The most important detail in this blouse is that the shoulder seam is actually at your shoulder. So before you cut the fabric measure your shoulder and compare it with the pattern and make sure you choose the right size for your body.
|Length||25 1/2″||26 1/4″||27″||27 3/4″||28 1/2″|
How To Make Your Office Hours Blouse
Step One: Fold and Sew the Front Pleat
The following picture is going to show you how the pleats should be folded.
Fold lines 1 and 2.
Place on line number 3.
The confusion you might encounter is that the pattern is to be cut on a fold. That means you will have cut the front, unfold it on the table and then make the pleat. To help you do this you need to make notches on the fabric when you are cutting it.
But, these pleats need to be sewn from the wrong side of the fabric, which means you need to move the pins to the back. Iron the front using a cloth and then move the pins. Sew the inner fold lines using a medium stitch.
With my Bernina, I am using the 3mm stitch length.
Once you have sewn the pleat, iron once again and put aside.
Step Two: Sew the back
This is very simple sew the back at 5/8″ starting 5″ from the neckline, overlock the seam allowance separately and iron the seam open.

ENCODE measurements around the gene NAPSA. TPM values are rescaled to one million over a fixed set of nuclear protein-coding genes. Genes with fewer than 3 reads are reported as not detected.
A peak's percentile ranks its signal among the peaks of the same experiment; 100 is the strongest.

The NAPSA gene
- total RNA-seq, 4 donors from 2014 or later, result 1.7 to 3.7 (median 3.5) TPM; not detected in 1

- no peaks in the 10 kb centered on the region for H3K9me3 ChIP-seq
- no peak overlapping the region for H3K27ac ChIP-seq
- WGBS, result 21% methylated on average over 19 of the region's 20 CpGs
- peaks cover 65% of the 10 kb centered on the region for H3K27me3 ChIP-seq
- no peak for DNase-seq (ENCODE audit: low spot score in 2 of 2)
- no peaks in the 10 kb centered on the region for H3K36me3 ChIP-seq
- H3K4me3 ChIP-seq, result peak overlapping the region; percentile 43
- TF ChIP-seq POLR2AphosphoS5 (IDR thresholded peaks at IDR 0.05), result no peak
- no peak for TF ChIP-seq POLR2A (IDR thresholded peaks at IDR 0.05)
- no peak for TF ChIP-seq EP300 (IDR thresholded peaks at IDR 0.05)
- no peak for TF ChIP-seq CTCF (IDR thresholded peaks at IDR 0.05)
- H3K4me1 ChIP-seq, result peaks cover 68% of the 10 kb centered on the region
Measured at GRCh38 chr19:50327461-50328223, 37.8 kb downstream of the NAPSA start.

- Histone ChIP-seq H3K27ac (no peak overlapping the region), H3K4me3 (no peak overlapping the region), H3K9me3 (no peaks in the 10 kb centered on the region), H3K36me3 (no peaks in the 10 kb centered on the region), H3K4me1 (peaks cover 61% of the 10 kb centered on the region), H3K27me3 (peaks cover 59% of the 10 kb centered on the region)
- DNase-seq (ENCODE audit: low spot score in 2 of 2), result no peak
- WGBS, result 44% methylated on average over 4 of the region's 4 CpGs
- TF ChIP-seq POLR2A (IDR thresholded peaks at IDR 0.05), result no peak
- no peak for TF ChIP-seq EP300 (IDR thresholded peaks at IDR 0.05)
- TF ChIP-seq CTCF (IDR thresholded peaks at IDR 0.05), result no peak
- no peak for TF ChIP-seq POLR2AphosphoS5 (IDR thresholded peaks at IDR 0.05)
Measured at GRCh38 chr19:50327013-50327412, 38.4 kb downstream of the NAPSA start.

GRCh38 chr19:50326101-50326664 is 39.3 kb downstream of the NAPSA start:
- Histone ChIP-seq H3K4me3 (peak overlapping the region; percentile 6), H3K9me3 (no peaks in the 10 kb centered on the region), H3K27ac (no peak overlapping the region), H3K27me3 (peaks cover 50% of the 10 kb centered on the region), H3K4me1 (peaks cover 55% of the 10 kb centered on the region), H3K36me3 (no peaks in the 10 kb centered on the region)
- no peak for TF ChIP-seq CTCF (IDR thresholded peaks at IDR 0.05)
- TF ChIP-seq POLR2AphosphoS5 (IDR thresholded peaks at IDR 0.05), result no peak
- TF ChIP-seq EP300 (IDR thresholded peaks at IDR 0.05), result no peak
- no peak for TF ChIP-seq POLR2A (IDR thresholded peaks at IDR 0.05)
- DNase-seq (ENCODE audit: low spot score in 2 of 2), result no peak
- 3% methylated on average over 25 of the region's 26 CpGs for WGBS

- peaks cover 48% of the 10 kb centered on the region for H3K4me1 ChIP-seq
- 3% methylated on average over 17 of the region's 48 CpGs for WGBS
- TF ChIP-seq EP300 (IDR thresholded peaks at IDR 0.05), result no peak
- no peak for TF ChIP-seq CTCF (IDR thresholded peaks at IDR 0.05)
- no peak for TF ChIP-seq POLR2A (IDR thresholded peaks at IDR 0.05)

Step Three: Sew the Shoulder Seam
Print sides together, sew the front to the back at the shoulders at 5/8″. Serge the seams together and iron the seam allowance towards the back.
Step Four: Sewing the Sleeve
I have designed the sleeve in this office hours blouse pattern with a sleeve that is technically considered a puff sleeve. The first thing we need to do is to make the gathers at the shoulder.
Sew a row of stitches at 1/4″ from the edge and another one again at 1/4″.
Pull both threads on one side and then in the other gathering in the middle. You will need to gather approximately 1.5″ from the shoulder seam on either side or three inches in total.
Pin the sleeve to the bodice. Sew the sleeves at 5/8″. Then serge the seam allowance reducing it to 3/8″.
Place the gathers side to the plate of the sewing machine. The teeth of the plate will help the gathers stay the same way you gathered them. Serge the seam allowance reducing it to 3/8″.